Word of the Day Dag Maluah: How to Get the Grandkids to Like Herring

'Dag maluah' is not only a staple on many a kiddush menu but also the name of a children’s game.

Shoshana Kordova
Shoshana Kordova
Shoshana Kordova
Shoshana Kordova

Herring already has a reputation as a favorite food among the Ashkenazi over-70 set, but in Israel, dag maluah (dahg mah-LOO-akh) – literally “salted fish” – is popular among the (great-)grandchildren too. Except that when the kids are talking about the herring, there is generally no fish involved.

That’s because Dag Maluah is not only a staple on many a kiddush menu but also the name of a children’s game that resembles the U.S. game Red Light, Green Light 1-2-3. There are several versions, but the gist of it is that one of the players turns her back to the others, closing her eyes and saying “Ahat shtayim shalosh [one two three] dag maluah!” as the other children sneak up closer to her while her back is turned and freeze when she faces them. This player is the dag maluah, like a player in tag is “it,” until she is replaced by the first person to reach her.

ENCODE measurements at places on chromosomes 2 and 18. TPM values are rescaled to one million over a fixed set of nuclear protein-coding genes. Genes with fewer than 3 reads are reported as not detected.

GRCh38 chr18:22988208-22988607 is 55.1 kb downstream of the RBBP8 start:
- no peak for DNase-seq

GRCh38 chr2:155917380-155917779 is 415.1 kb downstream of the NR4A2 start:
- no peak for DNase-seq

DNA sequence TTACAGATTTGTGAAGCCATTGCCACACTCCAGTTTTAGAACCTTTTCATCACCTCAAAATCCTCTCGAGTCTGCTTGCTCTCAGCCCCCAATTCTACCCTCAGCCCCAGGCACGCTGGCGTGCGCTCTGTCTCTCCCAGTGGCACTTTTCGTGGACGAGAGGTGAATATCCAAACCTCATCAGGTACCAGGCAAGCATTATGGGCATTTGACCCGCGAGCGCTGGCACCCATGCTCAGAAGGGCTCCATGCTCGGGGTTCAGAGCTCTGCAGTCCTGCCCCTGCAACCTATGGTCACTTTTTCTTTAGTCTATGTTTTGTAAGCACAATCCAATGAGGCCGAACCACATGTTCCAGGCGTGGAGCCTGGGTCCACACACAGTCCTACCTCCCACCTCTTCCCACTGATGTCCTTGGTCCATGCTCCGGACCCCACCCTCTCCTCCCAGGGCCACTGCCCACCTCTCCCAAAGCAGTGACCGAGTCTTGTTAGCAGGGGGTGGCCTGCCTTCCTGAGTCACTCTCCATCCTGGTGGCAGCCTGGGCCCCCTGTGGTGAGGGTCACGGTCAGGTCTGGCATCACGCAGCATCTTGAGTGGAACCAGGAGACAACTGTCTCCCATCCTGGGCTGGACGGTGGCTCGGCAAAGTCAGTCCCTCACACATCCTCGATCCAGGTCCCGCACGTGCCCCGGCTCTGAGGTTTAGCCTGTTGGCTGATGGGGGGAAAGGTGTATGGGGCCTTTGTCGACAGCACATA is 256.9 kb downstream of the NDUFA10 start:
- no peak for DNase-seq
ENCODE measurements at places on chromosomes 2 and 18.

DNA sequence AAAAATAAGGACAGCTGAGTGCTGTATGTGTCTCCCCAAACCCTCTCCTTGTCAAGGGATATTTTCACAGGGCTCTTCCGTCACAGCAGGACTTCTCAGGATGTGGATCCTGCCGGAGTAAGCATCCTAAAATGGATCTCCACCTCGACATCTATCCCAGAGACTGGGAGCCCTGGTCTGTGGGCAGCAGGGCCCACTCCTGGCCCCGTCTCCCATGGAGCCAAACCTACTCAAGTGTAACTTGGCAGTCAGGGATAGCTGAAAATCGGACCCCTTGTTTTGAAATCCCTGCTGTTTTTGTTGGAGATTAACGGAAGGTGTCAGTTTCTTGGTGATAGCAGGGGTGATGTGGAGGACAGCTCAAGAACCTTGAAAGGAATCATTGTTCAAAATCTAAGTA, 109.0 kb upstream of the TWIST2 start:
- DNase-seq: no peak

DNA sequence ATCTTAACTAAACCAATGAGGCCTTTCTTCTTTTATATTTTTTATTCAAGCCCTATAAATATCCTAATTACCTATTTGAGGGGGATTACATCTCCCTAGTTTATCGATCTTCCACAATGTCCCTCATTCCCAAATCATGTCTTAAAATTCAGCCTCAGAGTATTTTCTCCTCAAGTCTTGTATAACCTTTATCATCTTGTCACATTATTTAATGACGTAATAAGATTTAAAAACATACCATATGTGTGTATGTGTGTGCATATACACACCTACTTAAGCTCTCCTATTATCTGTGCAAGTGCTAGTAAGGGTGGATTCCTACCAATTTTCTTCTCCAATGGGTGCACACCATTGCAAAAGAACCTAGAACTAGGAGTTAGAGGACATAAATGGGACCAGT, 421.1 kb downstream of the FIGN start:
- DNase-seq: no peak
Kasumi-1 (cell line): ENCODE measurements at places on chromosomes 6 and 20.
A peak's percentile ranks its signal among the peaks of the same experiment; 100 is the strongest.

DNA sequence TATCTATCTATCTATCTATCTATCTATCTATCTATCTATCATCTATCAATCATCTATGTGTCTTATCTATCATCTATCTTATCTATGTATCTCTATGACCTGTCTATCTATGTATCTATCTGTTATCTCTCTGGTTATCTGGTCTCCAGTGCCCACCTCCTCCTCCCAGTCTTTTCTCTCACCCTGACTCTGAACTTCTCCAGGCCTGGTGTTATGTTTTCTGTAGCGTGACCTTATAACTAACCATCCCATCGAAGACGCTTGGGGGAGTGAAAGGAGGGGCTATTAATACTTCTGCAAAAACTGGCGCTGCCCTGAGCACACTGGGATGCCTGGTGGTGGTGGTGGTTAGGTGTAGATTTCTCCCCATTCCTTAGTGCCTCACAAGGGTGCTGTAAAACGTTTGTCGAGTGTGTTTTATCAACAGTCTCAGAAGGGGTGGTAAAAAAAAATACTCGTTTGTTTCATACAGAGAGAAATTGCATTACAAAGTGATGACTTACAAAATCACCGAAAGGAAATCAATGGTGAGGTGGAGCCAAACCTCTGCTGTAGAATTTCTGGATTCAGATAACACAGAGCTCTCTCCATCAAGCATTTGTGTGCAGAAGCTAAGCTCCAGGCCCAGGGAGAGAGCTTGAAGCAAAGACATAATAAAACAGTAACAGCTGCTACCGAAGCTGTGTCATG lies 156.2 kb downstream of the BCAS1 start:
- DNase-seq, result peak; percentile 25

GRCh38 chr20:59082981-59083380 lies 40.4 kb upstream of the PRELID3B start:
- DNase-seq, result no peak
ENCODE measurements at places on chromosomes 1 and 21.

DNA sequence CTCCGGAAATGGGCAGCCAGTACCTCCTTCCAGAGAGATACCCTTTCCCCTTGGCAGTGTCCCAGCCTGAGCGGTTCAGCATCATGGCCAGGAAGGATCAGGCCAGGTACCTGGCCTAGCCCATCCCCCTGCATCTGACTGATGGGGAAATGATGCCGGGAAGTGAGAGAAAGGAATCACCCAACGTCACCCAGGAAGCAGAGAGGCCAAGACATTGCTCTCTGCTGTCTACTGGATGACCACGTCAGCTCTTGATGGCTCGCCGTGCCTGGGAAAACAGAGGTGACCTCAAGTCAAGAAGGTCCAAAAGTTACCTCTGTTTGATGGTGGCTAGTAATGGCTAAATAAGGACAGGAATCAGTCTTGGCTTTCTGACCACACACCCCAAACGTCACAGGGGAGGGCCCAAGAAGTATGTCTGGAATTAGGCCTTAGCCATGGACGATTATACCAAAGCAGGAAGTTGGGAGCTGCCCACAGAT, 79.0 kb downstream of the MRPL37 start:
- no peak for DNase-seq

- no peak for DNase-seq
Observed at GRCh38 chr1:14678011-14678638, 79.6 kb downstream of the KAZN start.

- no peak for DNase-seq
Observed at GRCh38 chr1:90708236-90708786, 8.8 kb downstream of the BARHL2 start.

Other countries have equally random-sounding versions of the game, like 1-2-3 Soleil (meaning “sun”) in France, 1-2-3 Calabaza (“pumpkin”) in Mexico and Cukr, Kava, Limonada (“sugar, coffee, lemonade”) in the Czech Republic. The “it” playing the game in Czech has to recite “Sugar, coffee, lemonade, tea, rum, boom!” before turning around. That may be quite the shopping list, but to some of us, at least, it sure sounds tastier than dag maluah.

To contact Shoshana Kordova with column suggestions or other word-related comments, email her at shoshanakordova@gmail.com. For previous Word of the Day columns, go to: www.haaretz.com/news/features/word-of-the-day.

This herring is no child's play.Credit: Tali Mayer

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